Uncle Remus: His Songs and His Sayings/The End of Mr. Bear
Legends of the Old PlantationEdit
XXVIII. The End of Mr. BearEdit
The next time the little boy sought Uncle Remus out, he found the old man unusually cheerful and good-humoured. His rheumatism had ceased to trouble him, and he was even disposed to be boisterous. He was singing when the little boy got near the cabin, and the child paused on the outside to listen to the vigorous but mellow voice of the old man, as it rose and fell with the burden of the curiously plaintive song—a senseless affair so far as the words were concerned, but sung to a melody almost thrilling in its sweetness:
“Han’ me down my walkin’-cane
(Hey my Lily! go down de road!),
Yo’ true lover gone down de lane
(Hey my Lily! go down de road!).”
The quick ear of Uncle Remus, however, had detected the presence of the little boy, and he allowed his song to run into a recitation of nonsense, of which the following, if it be rapidly spoken, will give a faint idea:
“Ole M’er Jackson, fines’ confraction, fell down sta’rs fer to git satisfaction; big Bill Fray, he rule de day, eve’ything he call fer come one, two by three. Gwine ’long one day, met Johnny Huby, ax him grine nine yards er steel fer me, tole me w’ich he couldn’t; den I hist ’im over Hickerson Dickerson’s barn-doors; knock ’im ninety-nine miles under water, w’en he rise, he rise in Pike straddle un a hanspike, en I lef’ ’im dar smokin’ er de hornpipe, Juba reda seda breda. Aunt Kate at de gate; I want to eat, she fry de meat en gimme skin, w’ich I fling it back agin. Juba!”
All this, rattled off at a rapid rate and with apparent seriousness, was calculated to puzzle the little boy, and he slipped into his accustomed seat with an expression of awed bewilderment upon his face.
“Hit’s all des dat away, honey,” continued the old man, with the air of one who had just given an important piece of information. “En w’en you bin cas’n shadders long ez de ole nigger, den you’ll fine out who’s w’ich, en w’ich’s who.”
The little boy made no response. He was in thorough sympathy with all the whims and humors of the old man, and his capacity for enjoying them was large enough to include even those he could not understand. Uncle Remus was finishing an axe-handle, and upon these occasions it was his custom to allow the child to hold one end while he applied sand-paper to the other. These relations were pretty soon established, to the mutual satisfaction of the parties most interested, and the old man continued his remarks, but this time not at random:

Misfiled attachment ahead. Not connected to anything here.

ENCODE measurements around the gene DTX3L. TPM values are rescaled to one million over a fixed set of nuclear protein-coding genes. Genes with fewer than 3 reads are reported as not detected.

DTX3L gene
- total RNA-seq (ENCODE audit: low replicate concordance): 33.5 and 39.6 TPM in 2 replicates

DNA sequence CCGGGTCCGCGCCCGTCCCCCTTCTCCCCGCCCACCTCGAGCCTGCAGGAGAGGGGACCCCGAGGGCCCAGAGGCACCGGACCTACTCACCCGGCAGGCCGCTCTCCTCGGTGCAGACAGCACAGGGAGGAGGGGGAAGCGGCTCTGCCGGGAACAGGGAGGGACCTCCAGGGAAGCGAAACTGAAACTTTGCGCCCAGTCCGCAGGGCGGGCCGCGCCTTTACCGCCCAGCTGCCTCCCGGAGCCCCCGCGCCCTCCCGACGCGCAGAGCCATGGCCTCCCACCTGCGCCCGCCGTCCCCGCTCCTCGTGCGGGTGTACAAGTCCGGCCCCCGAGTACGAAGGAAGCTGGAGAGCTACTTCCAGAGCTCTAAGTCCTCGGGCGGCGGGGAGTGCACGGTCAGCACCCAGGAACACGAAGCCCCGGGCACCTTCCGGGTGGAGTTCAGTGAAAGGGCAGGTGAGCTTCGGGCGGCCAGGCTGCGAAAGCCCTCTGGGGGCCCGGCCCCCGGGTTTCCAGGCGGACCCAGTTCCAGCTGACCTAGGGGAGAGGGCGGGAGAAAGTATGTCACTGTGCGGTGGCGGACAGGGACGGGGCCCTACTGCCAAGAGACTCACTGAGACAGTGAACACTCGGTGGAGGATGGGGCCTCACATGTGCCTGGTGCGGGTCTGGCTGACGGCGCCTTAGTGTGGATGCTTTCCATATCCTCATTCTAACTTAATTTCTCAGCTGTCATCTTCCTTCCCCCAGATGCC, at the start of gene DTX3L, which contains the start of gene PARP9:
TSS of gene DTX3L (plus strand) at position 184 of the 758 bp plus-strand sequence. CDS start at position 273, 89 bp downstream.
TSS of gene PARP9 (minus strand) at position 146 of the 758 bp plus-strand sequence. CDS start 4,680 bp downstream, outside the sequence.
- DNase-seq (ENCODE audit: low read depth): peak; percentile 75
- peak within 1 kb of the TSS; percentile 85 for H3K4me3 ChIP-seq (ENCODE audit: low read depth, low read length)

“W’en I see deze yer swell-head folks like dat ’oman w’at come en tell yo’ ma ’bout you chunkin’ at her chilluns, w’ich yo’ ma make Mars John strop you, hit make my mine run back to ole Brer B’ar. Ole Brer B’ar, he got de swell-headedness hisse’f, en ef der wuz enny swinkin’, hit swunk too late fer ter he’p ole Brer B’ar. Leas’ways dat’s w’at dey tells me, en I ain’t never yearn it ’sputed.”
“Was the Bear’s head sure enough swelled, Uncle Remus?”
“Now you talkin’, honey!” exclaimed the old man.
“Goodness! what made it swell?”
This was Uncle Remus’s cue. Applying the sand-paper to the axe-helve with gentle vigor, he began.
“One time when Brer Rabbit wuz gwine lopin’ home fum a frolic w’at dey bin havin’ up at Miss Meadows’s, who should he happin up wid but ole Brer B’ar. Co’se, atter w’at done pass ’twix um dey wa’n’t no good feelin’s ’tween Brer Rabbit en ole Brer B’ar, but Brer Rabbit, he wanter save his manners, en so he holler out:
“‘Heyo, Brer B’ar! how you come on? I ain’t seed you in a coon’s age. How all down at yo’ house? How Miss Brune en Miss Brindle?’”
“Who was that, Uncle Remus?” the little boy interrupted.
“Miss Brune en Miss Brindle? Miss Brune wuz Brer B’ar’s ole ’oman, en Miss Brindle wuz his gal. Dat w’at dey call um in dem days. So den Brer Rabbit, he ax him howdy, he did, en Brer B’ar, he ’spon’ dat he wuz mighty po’ly, en dey amble ’long, dey did, sorter familious like, but Brer Rabbit, he keep one eye on Brer B’ar, en Brer B’ar, he study how he gwine nab Brer Rabbit. Las’ Brer Rabbit, he up’n say, sezee:
“‘Brer B’ar, I speck I got some bizness cut out fer you,’ sezee.
“‘What dat, Brer Rabbit?’ sez Brer B’ar, sezee.
“‘W’iles I wuz cleanin’ up my new-groun’ day ’fo’ yistiddy,’ sez Brer Rabbit, sezee, ‘I come ’cross wunner deze yer ole time bee-trees. Hit start holler at de bottom, en stay holler plum der de top, en de honey’s des natchully oozin’ out, en ef you’ll drap yo’ ’gagements en go longer me,’ sez Brer Rabbit, sezee, ‘you’ll git a bait dat’ll las’ you en yo’ fambly twel de middle er nex’ mont’,’ sezee.
“Brer B’ar say he much oblije en he b’leeve he’ll go long, en wid dat dey put out fer Brer Rabbit’s new-groun’, w’ich ’twa’n’t so mighty fur. Leas’ways, dey got dar atter w’ile. Ole Brer B’ar, he ’low dat he kin smell de honey. Brer Rabbit, he ’low dat he kin see de honey-koam. Brer B’ar, he ’low dat he can hear de bees a zoonin’. Dey stan’ ’roun’ en talk biggity, dey did, twel bimeby Brer Rabbit, he up’n say, sezee:
“‘You do de clim’in’, Brer B’ar, en I’ll do de rushin’ ’roun’; you clim’ up ter de hole, en I’ll take dis yer pine pole en shove de honey up whar you kin git ’er,’ sezee.
“Ole Brer B’ar, he spit on his han’s en skint up de tree, en jam his head in de hole, en sho nuff, Brer Rabbit, he grab de pine pole, en de way he stir up dem bees wuz sinful—dat’s w’at it wuz. Hit wuz sinful. En de bees dey swawm’d on Brer B’ar’s head, twel ’fo’ he could take it out’n de hole hit wuz done swell up bigger dan dat dinner-pot, en dar he swung, en ole Brer Rabbit, he dance ’roun’ en sing:
“‘Tree stan’ high, but honey mighty sweet—
Watch dem bees wid stingers on der feet.’
“But dar ole Brer B’ar hung, en ef his head ain’t swunk, I speck he hangin’ dar yit—dat w’at I speck.”